3. arose and went—like the son who was at first disobedient to the father's command, "Go work in my vineyard," but who afterwards "repented and went" (Mt 21:28, 29). Jonah was thus the fittest instrument for proclaiming judgment, and yet hope of mercy on repentance to Nineveh, being himself a living exemplification of both—judgment in his entombment in the fish, mercy on repentance in his deliverance. Israel professing to obey, but not obeying, and so doomed to exile in the same Nineveh, answers to the son who said, "I go, sir, and went not." In Lu 11:30 it is said that Jonas was not only a sign to the men in Christ's time, but also "unto the Ninevites." On the latter occasion (Mt 16:1-4) when the Pharisees and Sadducees tempted Him, asking a sign from heaven, He answered, "No sign shall be given, but the sign of the prophet Jonas," Mt 12:39. Thus the sign had a twofold aspect, a direct bearing on the Ninevites, an indirect bearing on the Jews in Christ's time. To the Ninevites he was not merely a prophet, but himself a wonder in the earth, as one who had tasted of death, and yet had not seen corruption, but had now returned to witness among them for God. If the Ninevites had indulged in a captious spirit, they never would have inquired and so known Jonah's wonderful history; but being humbled by God's awful message, they learned from Jonah himself that it was the previous concealing in his bosom of the same message of their own doom that caused him to be entombed as an outcast from the living. Thus he was a "sign" to them of wrath on the one hand, and, on the other, of mercy. Guilty Jonah saved from the jaws of death gives a ray of hope to guilty Nineveh. Thus God, who brings good from evil, made Jonah in his fall, punishment, and restoration, a sign (an embodied lesson or living symbol) through which the Ninevites were roused to hear and repent, as they would not have been likely to do, had he gone on the first commission before his living entombment and resurrection. To do evil that good may come, is a policy which can only come from Satan; but from evil already done to extract an instrument against the kingdom of darkness, is a triumphant display of the grace and wisdom of God. To the Pharisees in Christ's time, who, not content with the many signs exhibited by Him, still demanded a sign from heaven, He gave a sign in the opposite quarter, namely, Jonah, who came "out of the belly of hell" (the unseen region). They looked for a Messiah gloriously coming in the clouds of heaven; the Messiah, on the contrary, is to pass through a like, though a deeper, humiliation than Jonah; He is to lie "in the heart of the earth." Jonah and his Antitype alike appeared low and friendless among their hearers; both victims to death for God's wrath against sin, both preaching repentance. Repentance derives all its efficacy from the death of Christ, just as Jonah's message derived its weight with the Ninevites from his entombment. The Jews stumbled at Christ's death, the very fact which ought to have led them to Him, as Jonah's entombment attracted the Ninevites to his message. As Jonah's restoration gave hope of God's placability to Nineveh, so Christ's resurrection assures us God is fully reconciled to man by Christ's death. But Jonah's entombment only had the effect of a moral suasive; Christ's death is an efficacious instrument of reconciliation between God and man [Fairbairn].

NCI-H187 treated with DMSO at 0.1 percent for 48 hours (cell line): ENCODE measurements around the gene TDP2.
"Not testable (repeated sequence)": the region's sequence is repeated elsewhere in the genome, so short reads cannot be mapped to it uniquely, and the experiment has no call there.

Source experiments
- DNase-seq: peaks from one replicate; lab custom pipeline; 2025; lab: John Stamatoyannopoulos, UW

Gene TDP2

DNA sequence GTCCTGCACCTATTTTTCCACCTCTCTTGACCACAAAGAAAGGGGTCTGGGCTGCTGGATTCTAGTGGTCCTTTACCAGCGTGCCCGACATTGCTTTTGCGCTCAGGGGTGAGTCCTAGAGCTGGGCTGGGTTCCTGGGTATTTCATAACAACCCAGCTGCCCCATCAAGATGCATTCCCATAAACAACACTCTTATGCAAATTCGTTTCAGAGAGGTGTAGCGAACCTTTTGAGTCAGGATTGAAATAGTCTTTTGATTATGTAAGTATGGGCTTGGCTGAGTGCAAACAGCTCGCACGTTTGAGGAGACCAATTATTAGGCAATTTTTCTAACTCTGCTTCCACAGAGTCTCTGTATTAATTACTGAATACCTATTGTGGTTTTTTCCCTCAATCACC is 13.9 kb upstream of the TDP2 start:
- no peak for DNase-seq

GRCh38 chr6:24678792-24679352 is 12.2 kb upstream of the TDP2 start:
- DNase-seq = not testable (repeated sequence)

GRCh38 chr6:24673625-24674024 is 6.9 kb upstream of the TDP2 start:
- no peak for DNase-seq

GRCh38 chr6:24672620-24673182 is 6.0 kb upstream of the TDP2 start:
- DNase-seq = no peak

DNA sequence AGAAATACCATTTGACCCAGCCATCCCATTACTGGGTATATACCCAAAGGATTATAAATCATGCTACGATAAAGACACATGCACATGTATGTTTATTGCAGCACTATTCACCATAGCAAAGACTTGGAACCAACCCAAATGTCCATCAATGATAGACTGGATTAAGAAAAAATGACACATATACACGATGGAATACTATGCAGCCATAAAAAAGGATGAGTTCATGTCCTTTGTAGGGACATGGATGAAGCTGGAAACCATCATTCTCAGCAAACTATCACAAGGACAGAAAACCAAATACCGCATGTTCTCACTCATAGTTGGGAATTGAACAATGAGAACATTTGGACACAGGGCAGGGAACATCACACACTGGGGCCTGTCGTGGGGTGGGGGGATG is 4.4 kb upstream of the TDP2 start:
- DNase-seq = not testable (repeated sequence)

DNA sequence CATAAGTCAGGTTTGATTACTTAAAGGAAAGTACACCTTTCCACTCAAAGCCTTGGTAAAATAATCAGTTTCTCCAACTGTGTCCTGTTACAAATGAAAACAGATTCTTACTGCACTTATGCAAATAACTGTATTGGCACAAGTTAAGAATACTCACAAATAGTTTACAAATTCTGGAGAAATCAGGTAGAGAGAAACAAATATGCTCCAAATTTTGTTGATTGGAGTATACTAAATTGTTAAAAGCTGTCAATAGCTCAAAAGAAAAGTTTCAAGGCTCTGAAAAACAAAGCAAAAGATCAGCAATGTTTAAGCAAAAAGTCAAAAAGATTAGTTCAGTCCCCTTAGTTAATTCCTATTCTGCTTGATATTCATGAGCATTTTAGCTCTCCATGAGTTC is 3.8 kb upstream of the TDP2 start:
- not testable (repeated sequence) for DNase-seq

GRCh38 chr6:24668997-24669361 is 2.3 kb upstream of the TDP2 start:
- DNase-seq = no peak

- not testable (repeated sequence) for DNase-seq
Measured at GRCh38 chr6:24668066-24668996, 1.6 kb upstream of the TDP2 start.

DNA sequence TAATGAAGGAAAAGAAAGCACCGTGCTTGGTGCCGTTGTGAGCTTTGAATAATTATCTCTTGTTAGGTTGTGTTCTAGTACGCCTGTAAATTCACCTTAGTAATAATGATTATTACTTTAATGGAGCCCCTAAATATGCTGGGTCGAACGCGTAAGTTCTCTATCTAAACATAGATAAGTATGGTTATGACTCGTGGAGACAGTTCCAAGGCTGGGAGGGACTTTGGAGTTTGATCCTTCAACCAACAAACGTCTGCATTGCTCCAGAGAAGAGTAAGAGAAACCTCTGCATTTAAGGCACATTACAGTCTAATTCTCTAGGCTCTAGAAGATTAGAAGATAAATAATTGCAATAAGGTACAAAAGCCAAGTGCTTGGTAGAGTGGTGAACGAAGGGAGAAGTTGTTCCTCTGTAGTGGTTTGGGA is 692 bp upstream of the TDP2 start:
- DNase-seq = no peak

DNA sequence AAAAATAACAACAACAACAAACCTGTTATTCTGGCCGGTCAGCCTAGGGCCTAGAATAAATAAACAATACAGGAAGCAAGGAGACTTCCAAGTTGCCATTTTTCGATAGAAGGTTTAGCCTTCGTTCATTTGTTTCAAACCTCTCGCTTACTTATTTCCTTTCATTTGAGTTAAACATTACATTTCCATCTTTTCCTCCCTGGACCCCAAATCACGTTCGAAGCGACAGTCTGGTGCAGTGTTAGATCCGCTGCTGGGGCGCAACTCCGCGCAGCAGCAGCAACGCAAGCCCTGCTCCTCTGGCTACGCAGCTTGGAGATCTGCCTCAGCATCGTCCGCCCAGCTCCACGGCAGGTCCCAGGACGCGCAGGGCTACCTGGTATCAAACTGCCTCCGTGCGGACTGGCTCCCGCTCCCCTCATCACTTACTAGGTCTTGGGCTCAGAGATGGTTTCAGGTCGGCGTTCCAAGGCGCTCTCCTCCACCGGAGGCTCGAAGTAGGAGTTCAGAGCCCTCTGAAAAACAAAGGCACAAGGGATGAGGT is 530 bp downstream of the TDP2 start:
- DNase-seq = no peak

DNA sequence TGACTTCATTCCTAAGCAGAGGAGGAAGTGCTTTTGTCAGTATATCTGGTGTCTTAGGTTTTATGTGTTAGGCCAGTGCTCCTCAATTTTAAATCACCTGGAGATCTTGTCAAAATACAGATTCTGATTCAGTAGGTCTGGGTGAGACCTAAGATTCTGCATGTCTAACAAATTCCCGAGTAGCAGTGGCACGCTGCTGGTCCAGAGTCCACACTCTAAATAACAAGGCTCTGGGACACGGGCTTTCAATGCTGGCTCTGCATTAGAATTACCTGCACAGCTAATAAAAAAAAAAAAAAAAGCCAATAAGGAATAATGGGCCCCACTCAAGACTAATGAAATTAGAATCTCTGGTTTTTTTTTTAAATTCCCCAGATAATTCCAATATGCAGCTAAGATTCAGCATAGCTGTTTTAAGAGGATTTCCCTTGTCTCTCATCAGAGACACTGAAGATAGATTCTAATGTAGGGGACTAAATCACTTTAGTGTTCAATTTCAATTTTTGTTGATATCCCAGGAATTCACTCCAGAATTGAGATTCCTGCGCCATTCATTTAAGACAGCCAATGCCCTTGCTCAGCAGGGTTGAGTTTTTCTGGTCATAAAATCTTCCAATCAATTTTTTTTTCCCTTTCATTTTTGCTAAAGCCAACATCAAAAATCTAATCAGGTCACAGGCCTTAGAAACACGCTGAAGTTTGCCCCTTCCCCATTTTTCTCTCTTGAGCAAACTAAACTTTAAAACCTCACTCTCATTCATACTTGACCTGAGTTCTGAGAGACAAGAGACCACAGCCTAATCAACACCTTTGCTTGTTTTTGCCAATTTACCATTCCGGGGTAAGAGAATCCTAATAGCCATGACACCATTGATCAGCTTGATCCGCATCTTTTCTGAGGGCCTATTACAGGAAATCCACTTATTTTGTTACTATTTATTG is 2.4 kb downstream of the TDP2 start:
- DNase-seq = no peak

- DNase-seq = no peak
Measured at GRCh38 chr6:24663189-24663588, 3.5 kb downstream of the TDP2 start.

Nineveh was an exceeding great city—literally, "great to God," that is, before God. All greatness was in the Hebrew mind associated with God; hence arose the idiom (compare "great mountains," Margin, "mountains of God," Ps 36:6; "goodly cedars," Margin, "cedars of God," Ps 80:10; "a mighty hunter before the Lord," Ge 10:9).

three days' journey—that is, about sixty miles, allowing about twenty miles for a day's journey. Jonah's statement is confirmed by heathen writers, who describe Nineveh as four hundred eighty stadia in circumference [Diodorus Siculus, 2.3]. Herodotus defines a day's journey to be one hundred fifty stadia; so three days' journey will not be much below Diodorus' estimate. The parallelogram in Central Assyria covered with remains of buildings has Khorsabad northeast; Koyunjik and Nebbi Yunus near the Tigris, northwest; Nimroud, between the Tigris and the Zab, southwest; and Karamless, at a distance inward from the Zab, southeast. From Koyunjik to Nimroud is about eighteen miles; from Khorsabad to Karamless, the same; from Koyunjik to Khorsabad, thirteen or fourteen miles; from Nimroud to Karamless, fourteen miles. The length thus was greater than the breadth; compare Jon 3:4, "a day's journey," which is confirmed by heathen writers and by modern measurements. The walls were a hundred feet high, and broad enough to allow three chariots abreast, and had moreover fifteen hundred lofty towers. The space between, including large parks and arable ground, as well as houses, was Nineveh in its full extent. The oldest palaces are at Nimroud, which was probably the original site. Layard latterly has thought that the name Nineveh belonged originally to Koyunjik, rather than to Nimroud. Jonah (Jon 4:11) mentions the children as numbering one hundred twenty thousand, which would give about a million to the whole population. Existing ruins show that Nineveh acquired its greatest extent under the kings of the second dynasty, that is, the kings mentioned in Scripture; it was then that Jonah visited it, and the reports of its magnificence were carried to the west [Layard].